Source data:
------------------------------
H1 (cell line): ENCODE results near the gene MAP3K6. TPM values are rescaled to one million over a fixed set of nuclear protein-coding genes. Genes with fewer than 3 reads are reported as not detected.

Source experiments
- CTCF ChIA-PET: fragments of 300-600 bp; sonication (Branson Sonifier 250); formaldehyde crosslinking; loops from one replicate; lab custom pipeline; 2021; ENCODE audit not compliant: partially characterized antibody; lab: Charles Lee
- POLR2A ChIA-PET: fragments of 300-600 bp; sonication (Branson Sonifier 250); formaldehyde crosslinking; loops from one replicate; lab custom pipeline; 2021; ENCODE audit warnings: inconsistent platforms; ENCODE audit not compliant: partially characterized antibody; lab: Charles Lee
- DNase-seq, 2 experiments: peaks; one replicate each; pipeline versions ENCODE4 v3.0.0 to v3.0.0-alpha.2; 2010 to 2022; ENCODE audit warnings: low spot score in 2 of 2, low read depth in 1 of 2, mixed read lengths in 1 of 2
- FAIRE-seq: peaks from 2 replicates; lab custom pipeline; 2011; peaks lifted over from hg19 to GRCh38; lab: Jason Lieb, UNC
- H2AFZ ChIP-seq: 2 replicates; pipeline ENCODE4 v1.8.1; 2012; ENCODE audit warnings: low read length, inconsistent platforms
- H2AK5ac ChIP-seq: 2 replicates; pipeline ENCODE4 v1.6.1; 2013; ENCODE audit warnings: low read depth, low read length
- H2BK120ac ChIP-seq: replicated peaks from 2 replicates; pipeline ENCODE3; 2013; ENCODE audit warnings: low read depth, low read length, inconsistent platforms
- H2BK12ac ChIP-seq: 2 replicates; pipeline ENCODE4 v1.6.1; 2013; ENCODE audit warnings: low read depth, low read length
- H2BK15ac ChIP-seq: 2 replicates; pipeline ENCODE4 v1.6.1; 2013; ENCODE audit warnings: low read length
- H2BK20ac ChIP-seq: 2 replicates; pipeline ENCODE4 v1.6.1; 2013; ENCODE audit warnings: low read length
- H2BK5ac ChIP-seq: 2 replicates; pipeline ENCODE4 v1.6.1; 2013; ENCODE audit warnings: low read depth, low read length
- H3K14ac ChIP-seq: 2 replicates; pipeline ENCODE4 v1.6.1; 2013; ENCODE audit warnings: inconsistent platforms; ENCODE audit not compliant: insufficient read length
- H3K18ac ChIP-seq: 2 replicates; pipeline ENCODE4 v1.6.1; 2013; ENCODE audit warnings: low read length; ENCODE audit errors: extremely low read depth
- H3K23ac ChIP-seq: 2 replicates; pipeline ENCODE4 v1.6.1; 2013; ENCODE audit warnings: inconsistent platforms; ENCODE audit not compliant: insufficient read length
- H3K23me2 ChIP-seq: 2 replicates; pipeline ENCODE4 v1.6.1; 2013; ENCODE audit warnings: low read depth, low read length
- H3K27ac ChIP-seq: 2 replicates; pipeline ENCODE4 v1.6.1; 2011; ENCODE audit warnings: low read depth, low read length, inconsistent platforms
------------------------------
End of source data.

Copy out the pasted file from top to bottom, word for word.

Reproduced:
H1 (cell line): ENCODE results near the gene MAP3K6. TPM values are rescaled to one million over a fixed set of nuclear protein-coding genes. Genes with fewer than 3 reads are reported as not detected.

Source experiments
- CTCF ChIA-PET: fragments of 300-600 bp; sonication (Branson Sonifier 250); formaldehyde crosslinking; loops from one replicate; lab custom pipeline; 2021; ENCODE audit not compliant: partially characterized antibody; lab: Charles Lee
- POLR2A ChIA-PET: fragments of 300-600 bp; sonication (Branson Sonifier 250); formaldehyde crosslinking; loops from one replicate; lab custom pipeline; 2021; ENCODE audit warnings: inconsistent platforms; ENCODE audit not compliant: partially characterized antibody; lab: Charles Lee
- DNase-seq, 2 experiments: peaks; one replicate each; pipeline versions ENCODE4 v3.0.0 to v3.0.0-alpha.2; 2010 to 2022; ENCODE audit warnings: low spot score in 2 of 2, low read depth in 1 of 2, mixed read lengths in 1 of 2
- FAIRE-seq: peaks from 2 replicates; lab custom pipeline; 2011; peaks lifted over from hg19 to GRCh38; lab: Jason Lieb, UNC
- H2AFZ ChIP-seq: 2 replicates; pipeline ENCODE4 v1.8.1; 2012; ENCODE audit warnings: low read length, inconsistent platforms
- H2AK5ac ChIP-seq: 2 replicates; pipeline ENCODE4 v1.6.1; 2013; ENCODE audit warnings: low read depth, low read length
- H2BK120ac ChIP-seq: replicated peaks from 2 replicates; pipeline ENCODE3; 2013; ENCODE audit warnings: low read depth, low read length, inconsistent platforms
- H2BK12ac ChIP-seq: 2 replicates; pipeline ENCODE4 v1.6.1; 2013; ENCODE audit warnings: low read depth, low read length
- H2BK15ac ChIP-seq: 2 replicates; pipeline ENCODE4 v1.6.1; 2013; ENCODE audit warnings: low read length
- H2BK20ac ChIP-seq: 2 replicates; pipeline ENCODE4 v1.6.1; 2013; ENCODE audit warnings: low read length
- H2BK5ac ChIP-seq: 2 replicates; pipeline ENCODE4 v1.6.1; 2013; ENCODE audit warnings: low read depth, low read length
- H3K14ac ChIP-seq: 2 replicates; pipeline ENCODE4 v1.6.1; 2013; ENCODE audit warnings: inconsistent platforms; ENCODE audit not compliant: insufficient read length
- H3K18ac ChIP-seq: 2 replicates; pipeline ENCODE4 v1.6.1; 2013; ENCODE audit warnings: low read length; ENCODE audit errors: extremely low read depth
- H3K23ac ChIP-seq: 2 replicates; pipeline ENCODE4 v1.6.1; 2013; ENCODE audit warnings: inconsistent platforms; ENCODE audit not compliant: insufficient read length
- H3K23me2 ChIP-seq: 2 replicates; pipeline ENCODE4 v1.6.1; 2013; ENCODE audit warnings: low read depth, low read length
- H3K27ac ChIP-seq: 2 replicates; pipeline ENCODE4 v1.6.1; 2011; ENCODE audit warnings: low read depth, low read length, inconsistent platforms